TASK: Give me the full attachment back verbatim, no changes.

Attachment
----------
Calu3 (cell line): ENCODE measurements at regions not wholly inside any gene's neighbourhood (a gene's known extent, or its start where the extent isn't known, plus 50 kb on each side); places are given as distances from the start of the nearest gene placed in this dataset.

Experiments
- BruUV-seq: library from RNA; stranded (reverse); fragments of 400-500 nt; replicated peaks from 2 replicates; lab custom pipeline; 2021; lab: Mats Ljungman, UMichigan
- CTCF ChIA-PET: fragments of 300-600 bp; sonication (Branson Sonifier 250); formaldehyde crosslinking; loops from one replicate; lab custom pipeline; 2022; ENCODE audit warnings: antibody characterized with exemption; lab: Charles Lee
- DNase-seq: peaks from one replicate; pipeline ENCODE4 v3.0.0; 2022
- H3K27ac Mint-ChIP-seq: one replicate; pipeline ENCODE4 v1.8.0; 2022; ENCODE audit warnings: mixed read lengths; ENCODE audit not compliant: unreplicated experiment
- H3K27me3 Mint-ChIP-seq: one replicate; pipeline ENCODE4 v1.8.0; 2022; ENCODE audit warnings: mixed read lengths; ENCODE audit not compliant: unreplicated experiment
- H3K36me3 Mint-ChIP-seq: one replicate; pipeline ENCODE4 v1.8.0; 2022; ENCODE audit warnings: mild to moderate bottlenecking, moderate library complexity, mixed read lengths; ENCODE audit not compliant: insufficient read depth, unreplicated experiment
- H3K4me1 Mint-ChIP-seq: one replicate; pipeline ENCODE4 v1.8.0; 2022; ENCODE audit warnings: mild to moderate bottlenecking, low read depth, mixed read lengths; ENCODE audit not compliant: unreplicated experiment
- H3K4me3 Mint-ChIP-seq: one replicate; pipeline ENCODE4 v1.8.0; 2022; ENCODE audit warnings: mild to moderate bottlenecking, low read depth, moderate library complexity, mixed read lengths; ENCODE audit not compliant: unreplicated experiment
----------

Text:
Calu3 (cell line): ENCODE measurements at regions not wholly inside any gene's neighbourhood (a gene's known extent, or its start where the extent isn't known, plus 50 kb on each side); places are given as distances from the start of the nearest gene placed in this dataset.

Experiments
- BruUV-seq: library from RNA; stranded (reverse); fragments of 400-500 nt; replicated peaks from 2 replicates; lab custom pipeline; 2021; lab: Mats Ljungman, UMichigan
- CTCF ChIA-PET: fragments of 300-600 bp; sonication (Branson Sonifier 250); formaldehyde crosslinking; loops from one replicate; lab custom pipeline; 2022; ENCODE audit warnings: antibody characterized with exemption; lab: Charles Lee
- DNase-seq: peaks from one replicate; pipeline ENCODE4 v3.0.0; 2022
- H3K27ac Mint-ChIP-seq: one replicate; pipeline ENCODE4 v1.8.0; 2022; ENCODE audit warnings: mixed read lengths; ENCODE audit not compliant: unreplicated experiment
- H3K27me3 Mint-ChIP-seq: one replicate; pipeline ENCODE4 v1.8.0; 2022; ENCODE audit warnings: mixed read lengths; ENCODE audit not compliant: unreplicated experiment
- H3K36me3 Mint-ChIP-seq: one replicate; pipeline ENCODE4 v1.8.0; 2022; ENCODE audit warnings: mild to moderate bottlenecking, moderate library complexity, mixed read lengths; ENCODE audit not compliant: insufficient read depth, unreplicated experiment
- H3K4me1 Mint-ChIP-seq: one replicate; pipeline ENCODE4 v1.8.0; 2022; ENCODE audit warnings: mild to moderate bottlenecking, low read depth, mixed read lengths; ENCODE audit not compliant: unreplicated experiment
- H3K4me3 Mint-ChIP-seq: one replicate; pipeline ENCODE4 v1.8.0; 2022; ENCODE audit warnings: mild to moderate bottlenecking, low read depth, moderate library complexity, mixed read lengths; ENCODE audit not compliant: unreplicated experiment